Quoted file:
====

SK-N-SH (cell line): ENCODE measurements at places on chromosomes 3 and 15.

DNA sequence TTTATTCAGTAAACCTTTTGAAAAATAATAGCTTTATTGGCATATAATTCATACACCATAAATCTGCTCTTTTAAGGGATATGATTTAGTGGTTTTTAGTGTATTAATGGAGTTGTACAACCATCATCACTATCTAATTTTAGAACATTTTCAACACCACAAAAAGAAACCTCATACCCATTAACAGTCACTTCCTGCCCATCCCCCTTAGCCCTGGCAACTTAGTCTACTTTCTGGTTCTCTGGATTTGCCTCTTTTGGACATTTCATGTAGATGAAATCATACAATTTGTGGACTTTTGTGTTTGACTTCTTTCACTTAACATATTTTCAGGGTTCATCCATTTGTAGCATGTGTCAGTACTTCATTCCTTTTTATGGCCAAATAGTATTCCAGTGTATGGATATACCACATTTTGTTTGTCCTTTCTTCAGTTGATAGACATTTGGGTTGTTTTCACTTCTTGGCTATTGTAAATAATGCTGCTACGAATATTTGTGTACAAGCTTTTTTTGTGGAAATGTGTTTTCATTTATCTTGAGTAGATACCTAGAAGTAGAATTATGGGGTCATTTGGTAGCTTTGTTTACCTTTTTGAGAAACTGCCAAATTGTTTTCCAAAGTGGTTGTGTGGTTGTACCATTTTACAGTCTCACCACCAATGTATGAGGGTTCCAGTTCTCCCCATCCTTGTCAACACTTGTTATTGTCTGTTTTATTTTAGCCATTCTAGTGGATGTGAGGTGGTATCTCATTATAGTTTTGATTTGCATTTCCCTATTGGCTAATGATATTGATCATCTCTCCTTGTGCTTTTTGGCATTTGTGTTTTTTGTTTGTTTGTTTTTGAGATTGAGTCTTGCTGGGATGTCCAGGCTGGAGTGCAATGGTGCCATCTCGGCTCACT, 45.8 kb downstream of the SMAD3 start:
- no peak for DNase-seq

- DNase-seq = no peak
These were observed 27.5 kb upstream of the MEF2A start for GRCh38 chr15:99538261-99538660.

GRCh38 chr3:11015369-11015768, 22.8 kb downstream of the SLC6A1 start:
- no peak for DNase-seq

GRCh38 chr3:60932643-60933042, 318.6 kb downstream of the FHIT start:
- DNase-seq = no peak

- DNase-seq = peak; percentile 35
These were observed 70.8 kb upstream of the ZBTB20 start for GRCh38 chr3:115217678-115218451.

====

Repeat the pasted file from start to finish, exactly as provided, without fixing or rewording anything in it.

SK-N-SH (cell line): ENCODE measurements at places on chromosomes 3 and 15.

DNA sequence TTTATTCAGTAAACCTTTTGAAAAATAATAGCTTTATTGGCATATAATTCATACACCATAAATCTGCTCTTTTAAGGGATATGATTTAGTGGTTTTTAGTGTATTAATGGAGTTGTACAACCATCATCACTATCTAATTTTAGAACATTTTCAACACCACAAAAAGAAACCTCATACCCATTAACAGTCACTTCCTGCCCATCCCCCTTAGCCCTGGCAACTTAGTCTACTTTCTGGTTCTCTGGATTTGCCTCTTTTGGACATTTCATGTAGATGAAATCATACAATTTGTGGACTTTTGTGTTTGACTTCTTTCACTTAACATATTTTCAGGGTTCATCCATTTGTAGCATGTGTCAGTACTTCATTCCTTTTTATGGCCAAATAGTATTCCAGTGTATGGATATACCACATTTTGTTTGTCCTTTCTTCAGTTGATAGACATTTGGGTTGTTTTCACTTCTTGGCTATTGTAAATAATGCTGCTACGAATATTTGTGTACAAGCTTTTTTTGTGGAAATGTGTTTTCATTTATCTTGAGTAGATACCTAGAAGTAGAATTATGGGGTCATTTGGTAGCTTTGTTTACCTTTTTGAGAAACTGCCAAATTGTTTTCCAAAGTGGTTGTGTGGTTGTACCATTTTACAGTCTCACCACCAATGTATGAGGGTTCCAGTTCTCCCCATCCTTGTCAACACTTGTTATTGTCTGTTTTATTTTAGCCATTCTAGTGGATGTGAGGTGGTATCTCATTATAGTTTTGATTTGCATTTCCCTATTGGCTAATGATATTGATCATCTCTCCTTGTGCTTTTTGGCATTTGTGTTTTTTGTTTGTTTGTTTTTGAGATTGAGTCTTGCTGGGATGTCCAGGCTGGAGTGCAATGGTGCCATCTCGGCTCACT, 45.8 kb downstream of the SMAD3 start:
- no peak for DNase-seq

- DNase-seq = no peak
These were observed 27.5 kb upstream of the MEF2A start for GRCh38 chr15:99538261-99538660.

GRCh38 chr3:11015369-11015768, 22.8 kb downstream of the SLC6A1 start:
- no peak for DNase-seq

GRCh38 chr3:60932643-60933042, 318.6 kb downstream of the FHIT start:
- DNase-seq = no peak

- DNase-seq = peak; percentile 35
These were observed 70.8 kb upstream of the ZBTB20 start for GRCh38 chr3:115217678-115218451.